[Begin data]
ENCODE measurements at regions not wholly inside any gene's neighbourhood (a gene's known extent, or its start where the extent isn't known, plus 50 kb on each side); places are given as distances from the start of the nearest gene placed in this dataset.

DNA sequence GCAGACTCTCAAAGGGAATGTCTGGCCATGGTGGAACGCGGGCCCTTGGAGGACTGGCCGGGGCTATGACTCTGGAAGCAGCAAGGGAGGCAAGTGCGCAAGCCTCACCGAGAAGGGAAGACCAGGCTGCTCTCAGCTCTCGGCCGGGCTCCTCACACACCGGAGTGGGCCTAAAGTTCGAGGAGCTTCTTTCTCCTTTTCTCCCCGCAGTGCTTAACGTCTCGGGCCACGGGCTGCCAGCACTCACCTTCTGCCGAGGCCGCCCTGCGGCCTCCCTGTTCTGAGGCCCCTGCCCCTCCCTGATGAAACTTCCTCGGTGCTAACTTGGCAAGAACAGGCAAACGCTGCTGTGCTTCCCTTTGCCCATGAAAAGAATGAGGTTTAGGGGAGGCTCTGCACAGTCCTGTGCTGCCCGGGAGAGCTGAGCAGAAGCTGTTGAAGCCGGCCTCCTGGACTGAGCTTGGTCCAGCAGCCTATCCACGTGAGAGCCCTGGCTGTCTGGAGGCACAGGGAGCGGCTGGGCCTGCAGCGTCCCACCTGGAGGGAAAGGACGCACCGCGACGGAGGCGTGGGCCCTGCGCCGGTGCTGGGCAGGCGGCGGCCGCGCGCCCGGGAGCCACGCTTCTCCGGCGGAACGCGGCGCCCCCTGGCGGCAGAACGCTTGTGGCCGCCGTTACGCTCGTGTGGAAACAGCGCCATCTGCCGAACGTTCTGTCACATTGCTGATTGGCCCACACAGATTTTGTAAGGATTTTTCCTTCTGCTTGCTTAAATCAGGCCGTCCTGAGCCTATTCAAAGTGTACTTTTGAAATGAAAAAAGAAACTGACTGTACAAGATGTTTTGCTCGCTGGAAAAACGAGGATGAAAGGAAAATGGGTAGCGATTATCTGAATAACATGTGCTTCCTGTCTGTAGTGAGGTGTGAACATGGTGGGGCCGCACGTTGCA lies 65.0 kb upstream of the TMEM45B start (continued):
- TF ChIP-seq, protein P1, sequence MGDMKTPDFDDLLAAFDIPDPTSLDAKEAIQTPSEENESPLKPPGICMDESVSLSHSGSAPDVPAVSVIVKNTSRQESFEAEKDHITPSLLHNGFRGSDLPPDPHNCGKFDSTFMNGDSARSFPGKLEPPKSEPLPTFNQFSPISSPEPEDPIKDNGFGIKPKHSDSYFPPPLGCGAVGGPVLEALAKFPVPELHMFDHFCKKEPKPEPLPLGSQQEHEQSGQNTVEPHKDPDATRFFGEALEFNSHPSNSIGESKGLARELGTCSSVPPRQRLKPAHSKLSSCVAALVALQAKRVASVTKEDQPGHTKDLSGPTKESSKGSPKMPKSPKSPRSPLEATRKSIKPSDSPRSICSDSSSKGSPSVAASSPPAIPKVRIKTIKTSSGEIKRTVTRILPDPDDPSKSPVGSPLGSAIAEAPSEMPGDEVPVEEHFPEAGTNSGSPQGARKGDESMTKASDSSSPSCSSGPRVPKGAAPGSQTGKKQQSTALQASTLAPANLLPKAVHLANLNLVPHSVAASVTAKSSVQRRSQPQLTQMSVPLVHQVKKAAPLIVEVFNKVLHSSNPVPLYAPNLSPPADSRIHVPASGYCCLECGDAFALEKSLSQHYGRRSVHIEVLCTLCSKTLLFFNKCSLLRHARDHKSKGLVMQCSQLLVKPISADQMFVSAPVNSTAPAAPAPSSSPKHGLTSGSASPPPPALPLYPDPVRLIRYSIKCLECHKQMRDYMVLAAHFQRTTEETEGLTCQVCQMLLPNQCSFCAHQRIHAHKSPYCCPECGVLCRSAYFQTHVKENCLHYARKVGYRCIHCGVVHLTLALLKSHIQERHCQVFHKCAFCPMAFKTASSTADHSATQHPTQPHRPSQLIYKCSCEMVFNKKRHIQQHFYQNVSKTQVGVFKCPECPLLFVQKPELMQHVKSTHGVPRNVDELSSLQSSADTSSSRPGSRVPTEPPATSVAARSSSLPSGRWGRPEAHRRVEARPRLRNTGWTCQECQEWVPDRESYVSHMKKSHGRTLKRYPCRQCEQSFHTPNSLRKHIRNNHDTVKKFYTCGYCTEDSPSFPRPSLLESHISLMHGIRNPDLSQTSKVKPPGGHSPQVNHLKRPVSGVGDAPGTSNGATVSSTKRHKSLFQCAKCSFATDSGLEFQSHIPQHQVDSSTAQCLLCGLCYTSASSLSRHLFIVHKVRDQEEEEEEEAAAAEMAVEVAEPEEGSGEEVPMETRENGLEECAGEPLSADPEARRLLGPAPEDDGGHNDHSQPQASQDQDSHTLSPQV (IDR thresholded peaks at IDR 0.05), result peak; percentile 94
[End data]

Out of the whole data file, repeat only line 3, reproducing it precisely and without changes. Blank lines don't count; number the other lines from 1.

- TF ChIP-seq, protein P1, sequence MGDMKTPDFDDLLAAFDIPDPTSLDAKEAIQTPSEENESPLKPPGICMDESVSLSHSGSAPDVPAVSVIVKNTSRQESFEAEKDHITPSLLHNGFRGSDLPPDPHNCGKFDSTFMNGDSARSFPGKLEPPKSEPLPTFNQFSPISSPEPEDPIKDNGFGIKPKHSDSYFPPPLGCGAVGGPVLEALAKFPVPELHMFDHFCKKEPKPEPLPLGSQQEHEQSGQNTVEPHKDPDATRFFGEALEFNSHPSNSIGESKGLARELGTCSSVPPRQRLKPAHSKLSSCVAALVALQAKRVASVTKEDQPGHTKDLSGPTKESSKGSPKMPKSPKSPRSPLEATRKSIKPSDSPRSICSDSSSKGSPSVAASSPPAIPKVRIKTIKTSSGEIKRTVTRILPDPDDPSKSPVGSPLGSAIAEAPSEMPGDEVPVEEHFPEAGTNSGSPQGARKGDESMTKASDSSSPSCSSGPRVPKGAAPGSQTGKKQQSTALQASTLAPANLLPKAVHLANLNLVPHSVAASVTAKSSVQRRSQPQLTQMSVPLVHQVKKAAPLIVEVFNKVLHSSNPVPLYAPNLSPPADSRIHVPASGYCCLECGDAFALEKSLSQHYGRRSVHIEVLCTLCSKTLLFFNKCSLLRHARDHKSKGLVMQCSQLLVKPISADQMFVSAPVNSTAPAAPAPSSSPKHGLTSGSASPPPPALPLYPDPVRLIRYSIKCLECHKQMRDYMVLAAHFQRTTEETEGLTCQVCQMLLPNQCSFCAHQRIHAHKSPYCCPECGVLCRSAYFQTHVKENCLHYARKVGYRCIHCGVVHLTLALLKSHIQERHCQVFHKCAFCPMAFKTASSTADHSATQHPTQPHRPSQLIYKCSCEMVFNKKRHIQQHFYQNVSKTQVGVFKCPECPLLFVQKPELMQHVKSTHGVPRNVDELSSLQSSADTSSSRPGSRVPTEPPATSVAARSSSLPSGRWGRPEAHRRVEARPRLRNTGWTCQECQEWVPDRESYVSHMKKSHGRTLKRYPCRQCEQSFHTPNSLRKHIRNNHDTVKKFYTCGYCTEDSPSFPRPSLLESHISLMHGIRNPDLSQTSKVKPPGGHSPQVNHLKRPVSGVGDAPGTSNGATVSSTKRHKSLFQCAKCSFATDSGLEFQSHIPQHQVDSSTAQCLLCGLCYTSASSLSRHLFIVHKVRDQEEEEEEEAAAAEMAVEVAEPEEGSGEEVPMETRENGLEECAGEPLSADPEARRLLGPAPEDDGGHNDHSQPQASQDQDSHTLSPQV (IDR thresholded peaks at IDR 0.05), result peak; percentile 94